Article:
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Sustainability advocate speaks on 'Diet for a Hot Planet'

Author and environmentalist Anna Lappé spoke to a crowd of more than 200 people in McKinnon Hall on April 20 about industrial factory farming practices and the link to climate change.

Anna Lappé spoke in McKinnon Hall on April 19. (Photo courtesy of Carolyn Baumgarten '11)

Named one of Time’s “eco” Who’s-Who, Lappé drew from her latest book, Diet for a Hot Planet: The Climate Crisis at the End of Your Fork and What You Can Do About It, as she described the links between today’s global food system and climate change and offers inspiration for making sustainable food a catalyst for healing the planet.

Throughout her speech and question-and-answer session, Lappé addressed recent concerns regarding factory farming and declining American health, as well as her advice for the future.

“One third of all emissions can be traced back to the food sector,” Lappé said, “but there doesn’t need to be a tradeoff between feeding the world, and feeding the world in a way that’s good for the planet.”

Lappé explained her belief that major factory farming groups and lobbyists have “taken a page from the tobacco industry” in an effort to promote their business practices. By sowing seeds of doubt in lawmakers and American consumers, they have been successful in perpetuating their disparaging methods.

A group called The Alliance to Feed the Future includes the American Frozen Pizza Institute, The Association for Dressings and Sauces, The Institute of Shortening and Edible Oils, and the Calorie Control Council. Lappé said that while many Americans are waking up to the reality of the impact factory farming has on the environment; it is this Alliance that attempts to keep consumers doubtful that climate change is even happening.

“We’re productive,” Lappé said, “but what are we actually producing?” She cites that of all American corn production, less than 2 percent actually goes to corn that is eaten as corn.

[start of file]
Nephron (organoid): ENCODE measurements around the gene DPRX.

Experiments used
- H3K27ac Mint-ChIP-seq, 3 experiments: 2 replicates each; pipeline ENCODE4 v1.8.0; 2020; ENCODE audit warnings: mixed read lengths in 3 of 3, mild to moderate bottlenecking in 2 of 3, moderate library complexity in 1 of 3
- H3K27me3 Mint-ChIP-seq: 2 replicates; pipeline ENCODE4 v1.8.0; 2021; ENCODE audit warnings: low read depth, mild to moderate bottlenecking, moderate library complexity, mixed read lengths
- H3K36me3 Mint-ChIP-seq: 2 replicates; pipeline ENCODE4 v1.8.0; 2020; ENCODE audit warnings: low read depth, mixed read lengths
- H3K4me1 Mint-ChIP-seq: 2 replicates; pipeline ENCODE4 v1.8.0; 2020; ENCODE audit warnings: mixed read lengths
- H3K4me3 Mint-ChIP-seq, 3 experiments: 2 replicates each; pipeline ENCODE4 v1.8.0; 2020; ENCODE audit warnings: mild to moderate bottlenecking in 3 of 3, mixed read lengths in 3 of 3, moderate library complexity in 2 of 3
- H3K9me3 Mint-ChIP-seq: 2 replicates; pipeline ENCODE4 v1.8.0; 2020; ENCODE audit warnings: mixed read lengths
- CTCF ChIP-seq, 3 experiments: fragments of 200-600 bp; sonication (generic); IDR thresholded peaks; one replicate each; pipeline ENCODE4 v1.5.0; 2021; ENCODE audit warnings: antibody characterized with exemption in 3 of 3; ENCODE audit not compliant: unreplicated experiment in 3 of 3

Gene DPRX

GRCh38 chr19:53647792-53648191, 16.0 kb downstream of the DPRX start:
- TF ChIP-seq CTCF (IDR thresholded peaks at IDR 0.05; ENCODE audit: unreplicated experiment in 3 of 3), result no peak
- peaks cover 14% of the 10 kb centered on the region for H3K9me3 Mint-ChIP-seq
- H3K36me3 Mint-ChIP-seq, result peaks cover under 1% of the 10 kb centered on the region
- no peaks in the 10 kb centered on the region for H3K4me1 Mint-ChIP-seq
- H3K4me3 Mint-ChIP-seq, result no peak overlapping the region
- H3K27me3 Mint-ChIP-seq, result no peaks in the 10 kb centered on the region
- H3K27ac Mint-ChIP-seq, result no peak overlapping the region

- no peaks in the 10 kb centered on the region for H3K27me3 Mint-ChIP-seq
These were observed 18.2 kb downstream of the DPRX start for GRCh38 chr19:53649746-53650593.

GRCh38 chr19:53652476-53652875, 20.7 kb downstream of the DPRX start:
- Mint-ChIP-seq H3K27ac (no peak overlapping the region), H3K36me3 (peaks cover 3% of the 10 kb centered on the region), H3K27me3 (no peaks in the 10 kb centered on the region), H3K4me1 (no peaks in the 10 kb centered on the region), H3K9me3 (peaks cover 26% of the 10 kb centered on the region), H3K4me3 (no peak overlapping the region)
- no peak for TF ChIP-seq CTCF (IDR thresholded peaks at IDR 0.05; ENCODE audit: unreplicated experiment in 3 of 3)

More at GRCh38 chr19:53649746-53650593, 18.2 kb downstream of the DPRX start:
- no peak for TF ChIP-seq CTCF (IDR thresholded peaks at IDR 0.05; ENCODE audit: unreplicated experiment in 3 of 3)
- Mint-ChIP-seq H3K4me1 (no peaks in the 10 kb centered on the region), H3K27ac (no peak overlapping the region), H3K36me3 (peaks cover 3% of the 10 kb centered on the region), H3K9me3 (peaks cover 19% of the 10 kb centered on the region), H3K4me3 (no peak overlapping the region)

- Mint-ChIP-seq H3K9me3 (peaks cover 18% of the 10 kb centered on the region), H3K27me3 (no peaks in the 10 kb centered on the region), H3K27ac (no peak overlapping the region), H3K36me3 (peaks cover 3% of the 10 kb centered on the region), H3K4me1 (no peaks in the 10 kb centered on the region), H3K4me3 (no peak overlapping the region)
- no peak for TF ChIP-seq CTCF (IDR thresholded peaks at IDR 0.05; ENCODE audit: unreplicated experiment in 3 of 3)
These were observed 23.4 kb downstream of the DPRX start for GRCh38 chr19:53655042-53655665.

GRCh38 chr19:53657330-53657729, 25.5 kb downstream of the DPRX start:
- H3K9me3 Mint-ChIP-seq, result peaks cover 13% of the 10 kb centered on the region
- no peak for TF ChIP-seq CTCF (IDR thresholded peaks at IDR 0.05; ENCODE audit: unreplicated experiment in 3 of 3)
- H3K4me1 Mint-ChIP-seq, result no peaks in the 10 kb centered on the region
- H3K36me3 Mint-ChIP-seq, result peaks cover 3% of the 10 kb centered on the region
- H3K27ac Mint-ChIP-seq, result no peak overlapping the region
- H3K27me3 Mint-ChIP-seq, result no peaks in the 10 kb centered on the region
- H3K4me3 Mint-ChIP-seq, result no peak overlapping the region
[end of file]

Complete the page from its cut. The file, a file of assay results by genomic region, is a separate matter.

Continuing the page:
Instead, the majority goes to producing corn-based ethanol, feeding livestock not meant to eat corn, highly processed products such as high-fructose corn syrup and non-food related products. Lappé told her audience that there is hope for the future, and that hope comes from battling the myths that industrial farming trade groups are propagating.

“The first myth is that people don’t want to eat healthy organic food, that they’d rather have the burger and fries,” she said.

Lappé cited an experimental farm built on an abandoned concrete baseball diamond in the heart of Brooklyn, as evidence for the fact that children can be inspired to eat healthily. By using that farm to teach children in the city about farming practices and the benefits of eating healthy foods, they have become supportive of local farming.

Lappé also addressed the popular myth regarding global food supply.

“There are actually more than enough calories produced to feed everyone on the planet,” she said. “Hunger isn’t caused by scarcity of food, it’s caused by scarcity of democracy.

As for what consumers can do to combat these myths, Lappé charged the audience to be mindful of what companies they are supporting when making purchasing decisions. She stated that the surge in the local foods movement gives her hope that American consumers want to change.

“Our bodies were designed to eat organic, unmodified pure food; that’s what’s best for us and best for our planet.”

A co-author or author of three books and the contributing author to nine others, her work has been widely translated internationally and featured in The New York Times, Gourmet and O, The Oprah Magazine, among many other outlets. With her mother Frances Moore Lappé, she co-founded the Cambridge-based Small Planet Institute, an international network for research and education about the root causes of hunger and poverty.

The Lappés are also co-founders of the Small Planet Fund, which has raised more than $785,000 for democratic social movements worldwide, two of which have won the Nobel Peace Prize since the Fund’s founding in 2002. In 2007, she was chosen by the Missing Peace Project for the Compassion in Action Award and in 2006 Anna was selected for Contribute magazine’s “21 Under 40 Making a Difference.”

Lappé holds a master’s degree in economic and political development from Columbia University’s School of International and Public Affairs, and she graduated with honors from Brown University. From 2004 to 2006, she was a Food and Society Fellow, a national program of the WK Kellogg Foundation. She is currently with the Glynwood Institute for Sustainable Food and Farming and lives in Brooklyn with her husband and their daughter.

The evening talk was sponsored by Elon University’s Office of Sustainability, the Center for Environmental Studies, General Studies and the Truitt Center for Religious and Spiritual Life.

- Article written by Carolyn Baumgarten ‘11

Eric Townsend,
4/27/2011 8:20 AM